They are all forgotten now, eclipsed by the enormous successes of Alfa Romeo and Ferrari. But before the crash of 1929, (few survived after) Italy was teeming with interesting, advanced, and/or luxurious road and race cars. But who among is aware of the DOHC 1600 cc Chiribiri; the Diatto, mother of the first Maserati; the 1100 cc DOHC Ansaldo; the Bianchi, Tazio Nuvolari’s first race car; the Ceirano, last of a long list of cars produced by the remarkable Ceirano brothers, and the Itala, winner of the Paris to Peking race?
Or the O.M.; born of Brixia-Züst in 1917, queen of Brescia, the sturdy and conservative exponent of the old side-valve flathead engine. Side valves had a long life in the U.S. but even in the 1920s was an anathema to an Italian enthusiast, who could ideally choose from a number of OHV, SOHC and DOHC car offerings.
But the O.M. was tough, fast, reliable, easy to fix, and revved like a dream. From 1922 to 1934, the four cylinder model and the two liter 665 (6 cylinders, 65 mm bore) both won or placed well at all types of competitions throughout Europe, and most notably, placing one, two and three in the first ever Mille Miglia in 1927.
There was even an 8 cylinder DOHC 1500cc Grand Prix car built for the 1926-27 formula. One finished second in the 1927 Grand Prix of Europe but 22 minutes behind the winning Delage. That was it for both the car and the formula.
O.M.s were also popular in the U.K., where as many as 400 were imported by L.C. Rawlence and Co. They did very well at BARC meetings at Brooklands. The glory didn’t last; Fiat took over control of the firm in 1932 and from then on O.M. was to build commercial vehicles under license.
Thankfully, we now have a comprehensive book about O.M. automobile. Initiated by the late Andrea Curami, (read story) https://www.velocetoday.com/andrea-curami-1947-2010/ it was recently completed by his friend Alessandro Silva and is a tribute to the great historian Curami, whose work also includes the fascinating and indispensable La Sport e i suoi artigianni.
Silva is more than qualified to follow in Curami’s footsteps. He is a Professor of Mathematics at the “La Sapienza” University of Rome and taught at the Institute for Advanced Study at Princeton, N.J., the University of California, San Diego, and the Università de Paris VI as well as being a member of Italy’s AISA, the foremost association of Italian motoring historians.
A large hardbound book, 10” by 11.5”, this is one of the best quality volumes we’ve seen yet. No one else but the Fondazione Negri could have published this stunning work; for since the last years of the 19th century, the Studio, based in Brescia, has been the official photographer of the O.M. factory and the negatives of the original photographs are still kept by the studio.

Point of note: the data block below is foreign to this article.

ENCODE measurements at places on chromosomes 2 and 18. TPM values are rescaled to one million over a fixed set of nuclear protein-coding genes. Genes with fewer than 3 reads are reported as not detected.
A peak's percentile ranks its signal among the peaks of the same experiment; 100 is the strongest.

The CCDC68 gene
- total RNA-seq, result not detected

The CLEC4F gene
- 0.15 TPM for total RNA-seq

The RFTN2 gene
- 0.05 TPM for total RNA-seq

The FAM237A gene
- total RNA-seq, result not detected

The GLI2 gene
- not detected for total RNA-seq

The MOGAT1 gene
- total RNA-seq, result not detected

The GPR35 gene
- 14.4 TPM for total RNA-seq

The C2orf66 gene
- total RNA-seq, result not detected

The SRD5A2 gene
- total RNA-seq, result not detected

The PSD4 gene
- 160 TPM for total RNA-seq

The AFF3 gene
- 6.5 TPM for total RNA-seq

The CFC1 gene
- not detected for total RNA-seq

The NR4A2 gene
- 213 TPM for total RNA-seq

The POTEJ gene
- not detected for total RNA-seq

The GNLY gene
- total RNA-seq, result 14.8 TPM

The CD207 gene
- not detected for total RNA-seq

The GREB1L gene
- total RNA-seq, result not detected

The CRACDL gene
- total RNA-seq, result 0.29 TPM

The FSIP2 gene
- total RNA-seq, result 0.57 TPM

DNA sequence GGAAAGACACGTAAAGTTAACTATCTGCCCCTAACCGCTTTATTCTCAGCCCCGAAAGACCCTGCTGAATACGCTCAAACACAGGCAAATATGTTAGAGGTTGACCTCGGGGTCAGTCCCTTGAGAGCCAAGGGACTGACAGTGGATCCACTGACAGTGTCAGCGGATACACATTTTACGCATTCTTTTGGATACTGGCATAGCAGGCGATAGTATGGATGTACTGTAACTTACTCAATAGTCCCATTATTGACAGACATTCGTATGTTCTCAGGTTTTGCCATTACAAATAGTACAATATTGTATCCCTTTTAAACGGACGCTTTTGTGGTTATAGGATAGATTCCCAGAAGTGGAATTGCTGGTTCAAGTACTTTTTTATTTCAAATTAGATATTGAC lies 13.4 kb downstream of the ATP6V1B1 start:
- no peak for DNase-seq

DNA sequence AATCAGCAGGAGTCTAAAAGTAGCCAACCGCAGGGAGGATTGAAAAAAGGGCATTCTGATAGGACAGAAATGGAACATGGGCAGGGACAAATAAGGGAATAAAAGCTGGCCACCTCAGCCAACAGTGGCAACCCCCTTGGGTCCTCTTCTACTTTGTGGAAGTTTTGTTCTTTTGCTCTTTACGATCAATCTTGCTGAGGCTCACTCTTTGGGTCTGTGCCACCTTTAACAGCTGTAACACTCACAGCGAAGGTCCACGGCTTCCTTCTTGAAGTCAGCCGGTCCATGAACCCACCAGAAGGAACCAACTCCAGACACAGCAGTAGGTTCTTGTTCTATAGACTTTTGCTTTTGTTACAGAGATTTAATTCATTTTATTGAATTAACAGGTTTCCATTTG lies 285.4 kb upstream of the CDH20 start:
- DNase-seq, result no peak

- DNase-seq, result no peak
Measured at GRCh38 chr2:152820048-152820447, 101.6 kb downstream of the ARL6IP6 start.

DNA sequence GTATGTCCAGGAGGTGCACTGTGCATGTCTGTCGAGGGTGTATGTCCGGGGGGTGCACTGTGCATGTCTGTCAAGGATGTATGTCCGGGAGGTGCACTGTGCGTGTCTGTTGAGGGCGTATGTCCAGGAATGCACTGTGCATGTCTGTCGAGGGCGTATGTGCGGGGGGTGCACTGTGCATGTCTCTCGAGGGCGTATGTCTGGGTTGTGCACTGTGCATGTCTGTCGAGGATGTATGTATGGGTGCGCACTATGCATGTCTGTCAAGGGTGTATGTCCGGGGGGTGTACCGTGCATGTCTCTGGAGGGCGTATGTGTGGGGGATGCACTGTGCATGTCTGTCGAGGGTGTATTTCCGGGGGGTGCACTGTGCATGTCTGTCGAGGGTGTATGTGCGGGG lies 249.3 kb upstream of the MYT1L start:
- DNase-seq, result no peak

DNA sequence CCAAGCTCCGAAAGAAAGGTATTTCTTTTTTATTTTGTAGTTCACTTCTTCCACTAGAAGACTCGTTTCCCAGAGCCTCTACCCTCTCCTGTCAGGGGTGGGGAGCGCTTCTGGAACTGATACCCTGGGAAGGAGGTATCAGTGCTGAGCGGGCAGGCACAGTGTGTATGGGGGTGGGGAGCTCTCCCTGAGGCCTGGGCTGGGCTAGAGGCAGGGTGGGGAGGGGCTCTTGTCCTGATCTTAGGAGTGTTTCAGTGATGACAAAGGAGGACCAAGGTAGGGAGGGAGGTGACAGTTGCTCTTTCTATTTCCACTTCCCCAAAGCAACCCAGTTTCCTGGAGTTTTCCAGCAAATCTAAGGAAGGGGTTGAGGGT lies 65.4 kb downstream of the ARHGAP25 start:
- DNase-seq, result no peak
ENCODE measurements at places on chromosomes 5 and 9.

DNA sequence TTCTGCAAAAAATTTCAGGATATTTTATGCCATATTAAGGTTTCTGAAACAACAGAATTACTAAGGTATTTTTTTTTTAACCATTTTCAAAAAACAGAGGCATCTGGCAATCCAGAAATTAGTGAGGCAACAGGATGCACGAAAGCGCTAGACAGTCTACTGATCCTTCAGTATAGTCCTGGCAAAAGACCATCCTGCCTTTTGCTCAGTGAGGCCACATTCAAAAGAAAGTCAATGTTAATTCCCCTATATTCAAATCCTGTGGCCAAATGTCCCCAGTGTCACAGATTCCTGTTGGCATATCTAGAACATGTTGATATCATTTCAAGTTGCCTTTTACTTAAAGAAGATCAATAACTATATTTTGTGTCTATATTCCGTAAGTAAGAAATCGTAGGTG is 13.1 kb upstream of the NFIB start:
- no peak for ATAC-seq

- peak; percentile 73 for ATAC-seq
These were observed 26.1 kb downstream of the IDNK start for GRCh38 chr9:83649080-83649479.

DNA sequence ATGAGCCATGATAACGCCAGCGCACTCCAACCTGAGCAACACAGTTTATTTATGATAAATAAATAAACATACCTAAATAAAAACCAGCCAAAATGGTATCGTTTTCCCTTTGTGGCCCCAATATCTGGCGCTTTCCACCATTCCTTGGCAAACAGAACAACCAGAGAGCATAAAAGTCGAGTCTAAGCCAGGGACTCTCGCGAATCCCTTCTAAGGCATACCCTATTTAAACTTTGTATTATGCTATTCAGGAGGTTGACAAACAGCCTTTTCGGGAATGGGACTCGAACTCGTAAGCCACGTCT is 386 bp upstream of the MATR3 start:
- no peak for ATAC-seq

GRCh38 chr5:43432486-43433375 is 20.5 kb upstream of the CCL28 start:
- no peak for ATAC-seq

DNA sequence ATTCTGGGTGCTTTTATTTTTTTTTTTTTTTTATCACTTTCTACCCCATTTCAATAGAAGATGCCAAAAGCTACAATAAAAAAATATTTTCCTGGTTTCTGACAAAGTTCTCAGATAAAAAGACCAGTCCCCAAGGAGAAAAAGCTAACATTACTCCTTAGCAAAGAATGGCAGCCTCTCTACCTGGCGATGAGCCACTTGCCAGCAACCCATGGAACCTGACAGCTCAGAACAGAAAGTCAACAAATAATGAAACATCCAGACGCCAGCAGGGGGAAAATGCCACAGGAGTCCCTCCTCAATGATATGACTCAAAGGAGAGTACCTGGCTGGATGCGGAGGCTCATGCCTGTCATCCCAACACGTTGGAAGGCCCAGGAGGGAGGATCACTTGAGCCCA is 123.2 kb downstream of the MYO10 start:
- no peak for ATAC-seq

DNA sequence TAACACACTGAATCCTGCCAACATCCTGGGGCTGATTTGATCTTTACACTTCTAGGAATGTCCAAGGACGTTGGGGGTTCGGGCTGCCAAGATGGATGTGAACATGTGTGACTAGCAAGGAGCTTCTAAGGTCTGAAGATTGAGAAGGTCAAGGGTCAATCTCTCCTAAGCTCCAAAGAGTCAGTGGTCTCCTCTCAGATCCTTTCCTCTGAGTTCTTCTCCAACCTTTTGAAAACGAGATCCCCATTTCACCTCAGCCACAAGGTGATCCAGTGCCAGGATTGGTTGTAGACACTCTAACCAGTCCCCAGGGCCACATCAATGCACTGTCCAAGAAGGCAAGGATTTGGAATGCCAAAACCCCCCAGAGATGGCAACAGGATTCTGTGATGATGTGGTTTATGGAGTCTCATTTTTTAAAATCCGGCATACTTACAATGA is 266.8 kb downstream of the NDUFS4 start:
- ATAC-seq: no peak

What this means is that the photographs throughout the book have rarely if ever been published elsewhere, and certainly not with the superb reproduction as seen in the book’s very heavy paper. The quality of the photos is astonishing, with no scratches, water marks, dirt or folds. Almost every image is pristine with a museum-quality despite many being more than 100 years old. The images reflect the company from its Swiss Züst beginnings and a new factory built in Brescia, to the final years of car production in 1932, before being purchased by Fiat.
True to form, the authors have done their homework. The book consists of three parts; The production of O.M. Automobiles, (1919-1931); The Sant’Eustacchio [Brescia] factory, outline of an Industrial History (1917-1933); O.M.’s Career in Sport. English translations follow the text/photos and footnotes are placed at the end of each section. Most of the 247 photos are black and white; as good as they are, it would have been nice to have seen a section with a properly restored O.M. featured in color. The book has a great assortment of O.M. posters and advertisements in color.
This book is probably not one that will be read for pure enjoyment; studying the photographs, yes, but the structure, largely due to having the text in two languages, makes it difficult to read smoothly. The English translation is superior to many Anglo-Italian texts, but the sentence structure is often foreboding.
That said, we’ll not complain, and profusely thank Fondazione Negri for allowing English to be a part of this book. It is primarily a reference work and thankfully rates a full bibliography, a list of all the races entered by O.M.s from 1922 to 1932, complete specifications, and some of the most informative footnotes we’ve ever encountered. For example, we found more information about the earlier activities of Edgar Fronteras, who was known in the US for importing OSCAs in the mid-1950s. (Apparently the resourceful Fronteras set up a visit of the RAF acquisition committee to the Caproni aircraft company in 1939. The RAF’s order for 100 planes was cancelled by Mussolini in 1940 under pressure from Hitler.) A number of hitherto unknown-to-us Italian drivers and team principles are given short biographies either in the text or via the footnotes. The section on the underrated driver Ferdinando Minoia was of great interest.
Doomed by the depression and takeover by Fiat, O.M. put together one last automobile chassis, the Alycone. At lest two berlinas were built with a 2.2 liter six cylinder engine which had side exhaust valves while the intake valves were overhead. It never reached production and O.M. was never to make automobiles again.
So many of us tend to ignore knowledge if it does not pertain to the later and more well-known (and more valuable) marques. Books like this go a long way in not only explaining the distant past, but creating the interest and the enthusiasm that keeps these rare cars alive and well.